The quest to save the Earth can result in some odd bedfellows. Just ask Lamar Advertising, the 113-year-old Louisiana billboard company that, three years after partnering with a recycling startup to reduce corporate waste, now finds itself hosting an edgy art campaign from world-renowned graphic designer Milton Glaser.
Lamar is one of the largest billboard operators in the United States — which also makes it a bit of an environmental hazard. The giant vinyl banners on which billboard ads are printed are non-biodegradable, and usually end up in landfills. In 2012, an ex-investment banker started a company called Rareform that turns those used vinyls into backpacks, surf boards, duffel bags and wallets in a process it calls "upcycling."
Lamar was an obvious partner for Rareform, and quickly became one of its largest suppliers. This year alone, Lamar quietly donated about 90,000 pounds of old ads to Rareform.
Always the entrepreneur, Rareform founder Alec Avedissian sensed an opportunity. Why not leverage some of its partner’s advertising space to let customers know what his company and its media cohorts were up to?
The result of the unlikely collaboration is the outdoor campaign #ArtLives. Every month, one Lamar billboard will carry an original work of art by a prominent artist that will later be upcycled into fashion accessories that consumers can purchase.
"We’re really looking to inspire people to take action," said Avedissian in a video promoting the effort. "To see billboards in a new light and to understand what they do and what they buy has an effect on the environment."
The first artist featured in the #ArtLives campaign is Milton Glaser, the renowned 86-year-old graphic artist known for the "I Heart NY" logo and stylish ads for TV’s "Mad Men."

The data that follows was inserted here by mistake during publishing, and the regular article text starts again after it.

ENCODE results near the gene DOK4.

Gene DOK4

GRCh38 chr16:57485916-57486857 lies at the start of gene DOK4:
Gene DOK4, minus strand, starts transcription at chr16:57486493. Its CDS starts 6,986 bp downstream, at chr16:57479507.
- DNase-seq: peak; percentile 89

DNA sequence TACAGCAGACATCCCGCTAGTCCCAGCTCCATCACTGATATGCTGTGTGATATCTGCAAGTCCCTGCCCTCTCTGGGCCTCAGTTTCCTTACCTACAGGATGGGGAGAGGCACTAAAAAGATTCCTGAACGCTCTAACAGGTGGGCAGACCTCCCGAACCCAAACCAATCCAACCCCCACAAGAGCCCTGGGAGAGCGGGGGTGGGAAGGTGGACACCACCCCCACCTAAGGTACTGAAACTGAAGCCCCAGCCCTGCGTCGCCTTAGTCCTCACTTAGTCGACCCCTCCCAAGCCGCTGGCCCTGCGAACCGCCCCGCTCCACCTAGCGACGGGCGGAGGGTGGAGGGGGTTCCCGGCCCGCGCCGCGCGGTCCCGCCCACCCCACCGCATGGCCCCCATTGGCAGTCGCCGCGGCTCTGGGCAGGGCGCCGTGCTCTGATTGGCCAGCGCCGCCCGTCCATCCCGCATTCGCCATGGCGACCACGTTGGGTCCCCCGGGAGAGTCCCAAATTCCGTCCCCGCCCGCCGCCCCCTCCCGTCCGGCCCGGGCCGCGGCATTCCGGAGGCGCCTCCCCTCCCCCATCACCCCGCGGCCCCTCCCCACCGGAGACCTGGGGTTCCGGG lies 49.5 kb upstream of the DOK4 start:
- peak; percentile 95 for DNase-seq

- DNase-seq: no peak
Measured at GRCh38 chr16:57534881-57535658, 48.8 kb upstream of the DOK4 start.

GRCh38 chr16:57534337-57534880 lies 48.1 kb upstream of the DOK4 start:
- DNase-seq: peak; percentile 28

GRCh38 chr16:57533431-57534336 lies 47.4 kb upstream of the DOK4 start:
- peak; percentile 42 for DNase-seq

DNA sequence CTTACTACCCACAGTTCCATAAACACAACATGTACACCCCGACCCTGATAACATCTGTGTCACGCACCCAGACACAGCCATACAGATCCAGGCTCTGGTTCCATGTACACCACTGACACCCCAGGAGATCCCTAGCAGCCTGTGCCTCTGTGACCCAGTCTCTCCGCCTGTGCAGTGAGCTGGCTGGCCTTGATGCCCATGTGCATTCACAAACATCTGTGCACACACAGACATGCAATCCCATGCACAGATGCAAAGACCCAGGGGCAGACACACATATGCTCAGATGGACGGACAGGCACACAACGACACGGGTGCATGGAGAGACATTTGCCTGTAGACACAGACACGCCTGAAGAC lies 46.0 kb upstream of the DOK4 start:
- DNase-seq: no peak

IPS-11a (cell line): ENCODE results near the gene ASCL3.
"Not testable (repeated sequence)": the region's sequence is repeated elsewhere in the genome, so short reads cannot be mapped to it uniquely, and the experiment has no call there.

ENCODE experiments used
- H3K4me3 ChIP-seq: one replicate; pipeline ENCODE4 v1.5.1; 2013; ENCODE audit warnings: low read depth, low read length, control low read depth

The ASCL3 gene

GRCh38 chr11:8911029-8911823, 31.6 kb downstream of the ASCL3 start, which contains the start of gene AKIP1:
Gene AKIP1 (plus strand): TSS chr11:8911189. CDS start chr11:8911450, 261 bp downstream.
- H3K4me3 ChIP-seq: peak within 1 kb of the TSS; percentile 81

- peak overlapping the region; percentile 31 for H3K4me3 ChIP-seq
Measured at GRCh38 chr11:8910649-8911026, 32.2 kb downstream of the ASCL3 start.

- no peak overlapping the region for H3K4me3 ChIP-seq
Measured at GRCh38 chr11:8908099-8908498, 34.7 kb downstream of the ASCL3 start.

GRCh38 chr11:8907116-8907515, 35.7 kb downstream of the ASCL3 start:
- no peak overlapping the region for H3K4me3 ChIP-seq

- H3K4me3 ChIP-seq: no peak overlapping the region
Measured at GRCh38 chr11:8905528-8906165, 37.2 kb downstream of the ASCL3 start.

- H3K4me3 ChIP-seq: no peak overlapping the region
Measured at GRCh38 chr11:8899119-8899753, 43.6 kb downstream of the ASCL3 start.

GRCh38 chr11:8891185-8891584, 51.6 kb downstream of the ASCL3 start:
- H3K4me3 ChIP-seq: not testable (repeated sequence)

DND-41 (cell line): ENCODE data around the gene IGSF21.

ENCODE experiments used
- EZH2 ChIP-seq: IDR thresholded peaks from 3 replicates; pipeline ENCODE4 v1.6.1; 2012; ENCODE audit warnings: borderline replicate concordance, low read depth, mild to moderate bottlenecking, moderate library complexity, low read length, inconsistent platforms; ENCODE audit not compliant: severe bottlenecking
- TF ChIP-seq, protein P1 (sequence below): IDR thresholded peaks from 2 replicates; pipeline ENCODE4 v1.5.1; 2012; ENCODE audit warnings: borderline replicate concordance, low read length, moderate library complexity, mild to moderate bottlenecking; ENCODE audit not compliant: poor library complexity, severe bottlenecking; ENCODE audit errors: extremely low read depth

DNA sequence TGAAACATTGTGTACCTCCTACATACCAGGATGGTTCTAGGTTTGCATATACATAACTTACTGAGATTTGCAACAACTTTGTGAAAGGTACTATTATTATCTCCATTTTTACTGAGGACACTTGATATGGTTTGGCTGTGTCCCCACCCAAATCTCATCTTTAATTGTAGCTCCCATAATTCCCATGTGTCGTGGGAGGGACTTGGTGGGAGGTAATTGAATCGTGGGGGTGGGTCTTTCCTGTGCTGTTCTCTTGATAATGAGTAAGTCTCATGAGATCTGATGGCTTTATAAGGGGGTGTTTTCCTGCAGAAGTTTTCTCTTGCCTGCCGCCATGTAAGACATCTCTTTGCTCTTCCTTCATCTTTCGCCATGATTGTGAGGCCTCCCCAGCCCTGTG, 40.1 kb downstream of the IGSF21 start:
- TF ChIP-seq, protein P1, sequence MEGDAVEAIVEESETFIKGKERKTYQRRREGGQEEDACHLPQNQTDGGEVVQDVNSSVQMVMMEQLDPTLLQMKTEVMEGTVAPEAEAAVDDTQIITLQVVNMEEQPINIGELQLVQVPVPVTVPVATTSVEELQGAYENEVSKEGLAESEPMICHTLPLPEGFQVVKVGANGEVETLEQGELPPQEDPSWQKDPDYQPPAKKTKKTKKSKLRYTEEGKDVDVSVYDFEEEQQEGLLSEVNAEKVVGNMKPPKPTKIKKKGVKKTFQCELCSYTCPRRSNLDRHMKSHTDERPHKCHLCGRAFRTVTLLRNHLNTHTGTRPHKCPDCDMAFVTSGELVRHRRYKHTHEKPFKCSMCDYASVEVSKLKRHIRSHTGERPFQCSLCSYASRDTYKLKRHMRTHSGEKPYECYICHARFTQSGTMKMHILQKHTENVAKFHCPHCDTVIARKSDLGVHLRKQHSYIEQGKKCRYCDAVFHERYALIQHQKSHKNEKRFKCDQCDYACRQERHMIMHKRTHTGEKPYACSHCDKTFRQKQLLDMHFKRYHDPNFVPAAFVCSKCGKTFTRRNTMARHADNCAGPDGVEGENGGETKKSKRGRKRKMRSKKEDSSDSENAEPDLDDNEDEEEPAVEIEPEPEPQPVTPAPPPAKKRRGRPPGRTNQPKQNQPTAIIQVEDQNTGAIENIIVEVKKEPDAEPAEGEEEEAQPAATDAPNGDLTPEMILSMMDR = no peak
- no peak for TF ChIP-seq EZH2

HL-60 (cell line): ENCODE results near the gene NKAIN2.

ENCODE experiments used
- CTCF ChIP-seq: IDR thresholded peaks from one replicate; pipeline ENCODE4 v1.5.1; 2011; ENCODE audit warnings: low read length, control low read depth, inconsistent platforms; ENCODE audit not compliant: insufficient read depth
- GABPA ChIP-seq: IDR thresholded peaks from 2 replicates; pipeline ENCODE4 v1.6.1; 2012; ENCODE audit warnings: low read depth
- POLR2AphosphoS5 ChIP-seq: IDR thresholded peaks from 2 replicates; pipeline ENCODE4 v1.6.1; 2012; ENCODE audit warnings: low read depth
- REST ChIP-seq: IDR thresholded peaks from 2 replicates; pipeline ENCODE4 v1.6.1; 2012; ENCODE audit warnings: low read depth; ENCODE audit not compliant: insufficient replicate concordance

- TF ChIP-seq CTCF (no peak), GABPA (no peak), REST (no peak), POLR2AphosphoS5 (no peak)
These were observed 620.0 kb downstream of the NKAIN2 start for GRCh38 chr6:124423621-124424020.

For the month of October, a chilling Glaser illustration of the planet going dark, titled "It’s Not Warming, It’s Dying," is running on a Lamar-branded billboard in L.A. A small Rareform logo appears in a corner of the board.
In November, the billboard art will be upcycled by Rareform into $99 limited-edition backpacks.
In addition to a local media push, a video explaining the campaign is part of a Rareform crowdfunding drive on Indiegogo, shared across Lamar’s YouTube channel and its Facebook, Instagram and Twitter accounts, informing curious motorists about how they can take home their own chunk of the artwork.
"Lamar Advertising is committed to sustainable business practices and we’re taking it to the next level by sharing the message of an iconic artist," said Greg Gauthier, director of sustainability and product research at Lamar.
"It’s our first time to try something like this. We hope it broadens our brand’s appeal and prompts advertisers — including local lawyers, banks, gas stations and other businesses that didn’t think about using billboards — to look at them in a positive way," he said. "We also hope that it encourages the motoring public to pay more attention to billboards overall."
Approximately 500,000 people will see the Glaser billboard during its one-month run, according to a Lamar representative.
Lamar only gives Rareform used billboard ads that run in California, said Gauthier. "Elsewhere, about three-quarters of our used ads are remelted and turned into new products. None of our ads end up in landfills," he said. "Frankly, we wish we had a Rareform-type partner in every state."